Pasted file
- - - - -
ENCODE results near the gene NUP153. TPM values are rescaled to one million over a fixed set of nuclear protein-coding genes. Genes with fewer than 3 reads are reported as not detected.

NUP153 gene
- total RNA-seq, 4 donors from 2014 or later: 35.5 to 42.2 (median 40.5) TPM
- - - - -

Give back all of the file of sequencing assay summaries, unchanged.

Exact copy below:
ENCODE results near the gene NUP153. TPM values are rescaled to one million over a fixed set of nuclear protein-coding genes. Genes with fewer than 3 reads are reported as not detected.

NUP153 gene
- total RNA-seq, 4 donors from 2014 or later: 35.5 to 42.2 (median 40.5) TPM